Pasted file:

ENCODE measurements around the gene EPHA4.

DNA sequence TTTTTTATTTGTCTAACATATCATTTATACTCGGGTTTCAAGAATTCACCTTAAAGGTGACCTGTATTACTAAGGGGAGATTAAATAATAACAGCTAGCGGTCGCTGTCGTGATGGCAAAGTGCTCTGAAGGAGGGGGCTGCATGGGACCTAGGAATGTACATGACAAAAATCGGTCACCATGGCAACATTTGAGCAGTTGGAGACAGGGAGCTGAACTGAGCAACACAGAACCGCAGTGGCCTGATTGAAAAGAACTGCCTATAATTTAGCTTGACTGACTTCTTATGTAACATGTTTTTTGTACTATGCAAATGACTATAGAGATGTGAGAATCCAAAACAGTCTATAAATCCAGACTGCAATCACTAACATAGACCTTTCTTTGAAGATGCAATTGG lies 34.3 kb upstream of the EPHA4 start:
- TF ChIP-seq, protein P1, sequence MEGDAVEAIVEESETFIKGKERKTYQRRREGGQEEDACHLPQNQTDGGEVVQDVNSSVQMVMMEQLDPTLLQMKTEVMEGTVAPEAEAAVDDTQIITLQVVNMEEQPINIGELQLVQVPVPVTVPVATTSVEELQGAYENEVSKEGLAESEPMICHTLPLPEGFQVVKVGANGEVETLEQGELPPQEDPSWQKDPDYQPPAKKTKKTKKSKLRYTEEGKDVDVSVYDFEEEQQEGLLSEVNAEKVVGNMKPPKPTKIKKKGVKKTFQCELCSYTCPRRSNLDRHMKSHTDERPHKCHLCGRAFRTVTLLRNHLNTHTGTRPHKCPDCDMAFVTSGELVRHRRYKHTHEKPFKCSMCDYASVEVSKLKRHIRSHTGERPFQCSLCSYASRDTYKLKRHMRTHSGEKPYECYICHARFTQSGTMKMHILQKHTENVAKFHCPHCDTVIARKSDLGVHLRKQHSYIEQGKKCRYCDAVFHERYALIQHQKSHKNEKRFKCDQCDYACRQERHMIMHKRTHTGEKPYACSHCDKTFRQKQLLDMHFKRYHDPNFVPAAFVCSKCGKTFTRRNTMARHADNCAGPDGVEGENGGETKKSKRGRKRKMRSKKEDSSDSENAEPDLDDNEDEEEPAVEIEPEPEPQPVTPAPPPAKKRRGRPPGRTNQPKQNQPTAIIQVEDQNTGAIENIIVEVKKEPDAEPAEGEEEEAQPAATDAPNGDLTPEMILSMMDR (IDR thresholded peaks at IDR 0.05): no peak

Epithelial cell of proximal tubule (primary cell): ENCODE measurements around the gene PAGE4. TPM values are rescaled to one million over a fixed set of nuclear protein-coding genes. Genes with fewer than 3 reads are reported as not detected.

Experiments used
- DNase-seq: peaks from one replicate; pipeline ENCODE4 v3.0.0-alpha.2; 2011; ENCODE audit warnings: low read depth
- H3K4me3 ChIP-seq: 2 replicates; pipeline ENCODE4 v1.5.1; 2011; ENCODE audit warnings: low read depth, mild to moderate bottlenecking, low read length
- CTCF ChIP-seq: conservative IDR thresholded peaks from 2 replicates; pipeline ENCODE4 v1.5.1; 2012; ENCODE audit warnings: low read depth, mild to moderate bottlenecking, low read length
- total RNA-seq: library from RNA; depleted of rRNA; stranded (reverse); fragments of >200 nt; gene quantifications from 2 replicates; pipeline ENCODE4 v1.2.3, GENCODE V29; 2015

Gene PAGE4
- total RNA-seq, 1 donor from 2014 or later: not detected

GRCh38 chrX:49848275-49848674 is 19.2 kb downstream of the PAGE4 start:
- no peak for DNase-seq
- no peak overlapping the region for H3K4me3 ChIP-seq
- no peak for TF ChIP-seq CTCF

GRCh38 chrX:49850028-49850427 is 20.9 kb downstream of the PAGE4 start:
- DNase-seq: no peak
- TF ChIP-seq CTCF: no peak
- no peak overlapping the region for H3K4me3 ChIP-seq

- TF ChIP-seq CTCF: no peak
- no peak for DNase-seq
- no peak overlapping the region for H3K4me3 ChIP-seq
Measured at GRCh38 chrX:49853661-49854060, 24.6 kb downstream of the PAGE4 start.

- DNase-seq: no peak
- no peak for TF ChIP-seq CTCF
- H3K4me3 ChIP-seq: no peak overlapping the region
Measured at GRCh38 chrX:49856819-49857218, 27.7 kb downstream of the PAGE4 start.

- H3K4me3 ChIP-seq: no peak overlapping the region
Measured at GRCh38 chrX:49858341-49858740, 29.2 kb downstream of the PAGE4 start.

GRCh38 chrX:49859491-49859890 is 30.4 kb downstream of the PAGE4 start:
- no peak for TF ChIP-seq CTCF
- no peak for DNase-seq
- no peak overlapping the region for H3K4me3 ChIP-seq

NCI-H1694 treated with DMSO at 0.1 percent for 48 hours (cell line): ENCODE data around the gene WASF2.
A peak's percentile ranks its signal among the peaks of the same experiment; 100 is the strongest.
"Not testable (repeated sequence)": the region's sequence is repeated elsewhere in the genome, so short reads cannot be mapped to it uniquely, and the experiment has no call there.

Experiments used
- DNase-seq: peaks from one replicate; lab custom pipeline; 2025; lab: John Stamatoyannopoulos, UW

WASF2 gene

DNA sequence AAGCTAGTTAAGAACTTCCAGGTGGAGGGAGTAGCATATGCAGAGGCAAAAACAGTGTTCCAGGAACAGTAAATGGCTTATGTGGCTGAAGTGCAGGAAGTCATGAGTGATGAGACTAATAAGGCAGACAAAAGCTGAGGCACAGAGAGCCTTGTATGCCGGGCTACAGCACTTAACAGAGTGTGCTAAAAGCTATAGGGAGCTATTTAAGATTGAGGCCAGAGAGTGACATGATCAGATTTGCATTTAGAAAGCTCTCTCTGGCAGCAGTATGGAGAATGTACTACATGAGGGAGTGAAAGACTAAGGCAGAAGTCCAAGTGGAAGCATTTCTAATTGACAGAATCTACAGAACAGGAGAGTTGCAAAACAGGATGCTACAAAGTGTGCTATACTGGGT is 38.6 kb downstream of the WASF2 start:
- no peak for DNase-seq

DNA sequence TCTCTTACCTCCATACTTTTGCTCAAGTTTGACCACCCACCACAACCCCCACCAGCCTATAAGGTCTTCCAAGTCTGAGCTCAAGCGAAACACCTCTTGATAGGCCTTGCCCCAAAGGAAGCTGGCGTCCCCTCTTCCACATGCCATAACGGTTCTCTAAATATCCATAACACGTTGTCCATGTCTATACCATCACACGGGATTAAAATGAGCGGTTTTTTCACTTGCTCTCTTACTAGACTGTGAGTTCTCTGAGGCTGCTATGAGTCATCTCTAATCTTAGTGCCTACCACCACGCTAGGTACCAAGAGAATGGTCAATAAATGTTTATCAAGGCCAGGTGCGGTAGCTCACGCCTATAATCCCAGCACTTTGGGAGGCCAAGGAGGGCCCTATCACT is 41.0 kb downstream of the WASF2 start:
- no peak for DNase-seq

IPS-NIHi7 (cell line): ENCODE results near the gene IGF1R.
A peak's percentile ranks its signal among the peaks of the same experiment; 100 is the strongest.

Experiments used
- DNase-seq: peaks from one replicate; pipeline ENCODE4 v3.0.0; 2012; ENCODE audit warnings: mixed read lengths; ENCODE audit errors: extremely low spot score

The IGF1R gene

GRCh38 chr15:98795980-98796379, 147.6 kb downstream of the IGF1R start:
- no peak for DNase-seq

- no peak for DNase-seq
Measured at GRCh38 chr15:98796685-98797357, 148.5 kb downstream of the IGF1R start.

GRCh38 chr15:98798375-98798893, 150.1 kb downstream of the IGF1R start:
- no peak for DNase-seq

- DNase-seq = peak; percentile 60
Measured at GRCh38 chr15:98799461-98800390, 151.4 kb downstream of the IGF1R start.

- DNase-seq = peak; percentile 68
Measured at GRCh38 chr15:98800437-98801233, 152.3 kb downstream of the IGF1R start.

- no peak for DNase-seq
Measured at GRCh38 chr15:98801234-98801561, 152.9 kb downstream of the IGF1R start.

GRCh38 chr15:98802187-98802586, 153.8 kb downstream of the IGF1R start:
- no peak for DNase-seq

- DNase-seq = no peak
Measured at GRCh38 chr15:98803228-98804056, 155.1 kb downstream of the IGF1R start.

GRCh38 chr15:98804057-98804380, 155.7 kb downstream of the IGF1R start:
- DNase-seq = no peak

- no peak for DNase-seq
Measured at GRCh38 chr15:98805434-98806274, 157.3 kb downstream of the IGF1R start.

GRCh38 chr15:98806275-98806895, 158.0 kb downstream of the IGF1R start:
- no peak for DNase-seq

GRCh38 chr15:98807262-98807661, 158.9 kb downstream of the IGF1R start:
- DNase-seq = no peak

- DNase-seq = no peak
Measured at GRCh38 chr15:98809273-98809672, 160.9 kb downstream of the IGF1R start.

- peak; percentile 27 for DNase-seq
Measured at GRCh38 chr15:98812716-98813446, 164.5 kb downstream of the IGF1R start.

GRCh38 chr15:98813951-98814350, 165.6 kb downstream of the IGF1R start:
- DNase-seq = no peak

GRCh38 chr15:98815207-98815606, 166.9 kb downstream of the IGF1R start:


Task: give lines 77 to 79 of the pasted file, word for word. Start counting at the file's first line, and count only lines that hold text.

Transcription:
GRCh38 chr15:98813951-98814350, 165.6 kb downstream of the IGF1R start:
- DNase-seq = no peak

GRCh38 chr15:98815207-98815606, 166.9 kb downstream of the IGF1R start: